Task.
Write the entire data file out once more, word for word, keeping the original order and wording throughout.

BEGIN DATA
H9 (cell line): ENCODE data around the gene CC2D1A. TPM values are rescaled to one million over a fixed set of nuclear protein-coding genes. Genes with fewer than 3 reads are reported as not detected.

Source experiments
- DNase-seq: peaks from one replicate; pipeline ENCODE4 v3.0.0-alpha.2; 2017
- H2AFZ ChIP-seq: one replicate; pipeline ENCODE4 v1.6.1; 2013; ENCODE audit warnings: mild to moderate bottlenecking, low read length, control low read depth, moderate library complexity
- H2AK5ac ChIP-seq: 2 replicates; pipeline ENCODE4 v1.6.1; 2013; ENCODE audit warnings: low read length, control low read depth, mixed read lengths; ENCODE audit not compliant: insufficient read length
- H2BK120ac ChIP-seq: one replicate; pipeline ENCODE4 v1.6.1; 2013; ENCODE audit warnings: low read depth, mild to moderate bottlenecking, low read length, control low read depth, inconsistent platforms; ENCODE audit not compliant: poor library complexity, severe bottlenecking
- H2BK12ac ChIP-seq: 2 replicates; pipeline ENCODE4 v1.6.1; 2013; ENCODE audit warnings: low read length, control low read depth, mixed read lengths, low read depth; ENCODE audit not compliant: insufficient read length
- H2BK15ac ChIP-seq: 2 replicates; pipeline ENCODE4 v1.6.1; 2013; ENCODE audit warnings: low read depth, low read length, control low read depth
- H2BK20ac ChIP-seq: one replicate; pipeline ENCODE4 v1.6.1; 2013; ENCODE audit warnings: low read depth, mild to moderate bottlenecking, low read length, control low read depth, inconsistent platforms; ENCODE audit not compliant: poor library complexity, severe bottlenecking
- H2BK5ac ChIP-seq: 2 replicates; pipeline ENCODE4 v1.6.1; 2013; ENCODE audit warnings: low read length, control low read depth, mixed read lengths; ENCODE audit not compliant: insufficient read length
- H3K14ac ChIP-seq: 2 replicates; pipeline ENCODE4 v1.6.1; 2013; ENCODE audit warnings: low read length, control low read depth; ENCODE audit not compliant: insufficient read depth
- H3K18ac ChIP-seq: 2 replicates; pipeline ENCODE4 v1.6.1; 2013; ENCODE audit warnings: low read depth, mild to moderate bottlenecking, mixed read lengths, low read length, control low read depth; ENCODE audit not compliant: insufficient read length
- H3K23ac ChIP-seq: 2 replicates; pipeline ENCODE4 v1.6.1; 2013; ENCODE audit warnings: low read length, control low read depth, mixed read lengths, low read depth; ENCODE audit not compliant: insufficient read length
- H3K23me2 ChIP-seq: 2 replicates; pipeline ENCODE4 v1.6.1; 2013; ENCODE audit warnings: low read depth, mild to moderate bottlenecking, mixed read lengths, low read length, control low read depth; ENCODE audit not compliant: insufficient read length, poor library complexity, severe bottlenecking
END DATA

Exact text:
H9 (cell line): ENCODE data around the gene CC2D1A. TPM values are rescaled to one million over a fixed set of nuclear protein-coding genes. Genes with fewer than 3 reads are reported as not detected.

Source experiments
- DNase-seq: peaks from one replicate; pipeline ENCODE4 v3.0.0-alpha.2; 2017
- H2AFZ ChIP-seq: one replicate; pipeline ENCODE4 v1.6.1; 2013; ENCODE audit warnings: mild to moderate bottlenecking, low read length, control low read depth, moderate library complexity
- H2AK5ac ChIP-seq: 2 replicates; pipeline ENCODE4 v1.6.1; 2013; ENCODE audit warnings: low read length, control low read depth, mixed read lengths; ENCODE audit not compliant: insufficient read length
- H2BK120ac ChIP-seq: one replicate; pipeline ENCODE4 v1.6.1; 2013; ENCODE audit warnings: low read depth, mild to moderate bottlenecking, low read length, control low read depth, inconsistent platforms; ENCODE audit not compliant: poor library complexity, severe bottlenecking
- H2BK12ac ChIP-seq: 2 replicates; pipeline ENCODE4 v1.6.1; 2013; ENCODE audit warnings: low read length, control low read depth, mixed read lengths, low read depth; ENCODE audit not compliant: insufficient read length
- H2BK15ac ChIP-seq: 2 replicates; pipeline ENCODE4 v1.6.1; 2013; ENCODE audit warnings: low read depth, low read length, control low read depth
- H2BK20ac ChIP-seq: one replicate; pipeline ENCODE4 v1.6.1; 2013; ENCODE audit warnings: low read depth, mild to moderate bottlenecking, low read length, control low read depth, inconsistent platforms; ENCODE audit not compliant: poor library complexity, severe bottlenecking
- H2BK5ac ChIP-seq: 2 replicates; pipeline ENCODE4 v1.6.1; 2013; ENCODE audit warnings: low read length, control low read depth, mixed read lengths; ENCODE audit not compliant: insufficient read length
- H3K14ac ChIP-seq: 2 replicates; pipeline ENCODE4 v1.6.1; 2013; ENCODE audit warnings: low read length, control low read depth; ENCODE audit not compliant: insufficient read depth
- H3K18ac ChIP-seq: 2 replicates; pipeline ENCODE4 v1.6.1; 2013; ENCODE audit warnings: low read depth, mild to moderate bottlenecking, mixed read lengths, low read length, control low read depth; ENCODE audit not compliant: insufficient read length
- H3K23ac ChIP-seq: 2 replicates; pipeline ENCODE4 v1.6.1; 2013; ENCODE audit warnings: low read length, control low read depth, mixed read lengths, low read depth; ENCODE audit not compliant: insufficient read length
- H3K23me2 ChIP-seq: 2 replicates; pipeline ENCODE4 v1.6.1; 2013; ENCODE audit warnings: low read depth, mild to moderate bottlenecking, mixed read lengths, low read length, control low read depth; ENCODE audit not compliant: insufficient read length, poor library complexity, severe bottlenecking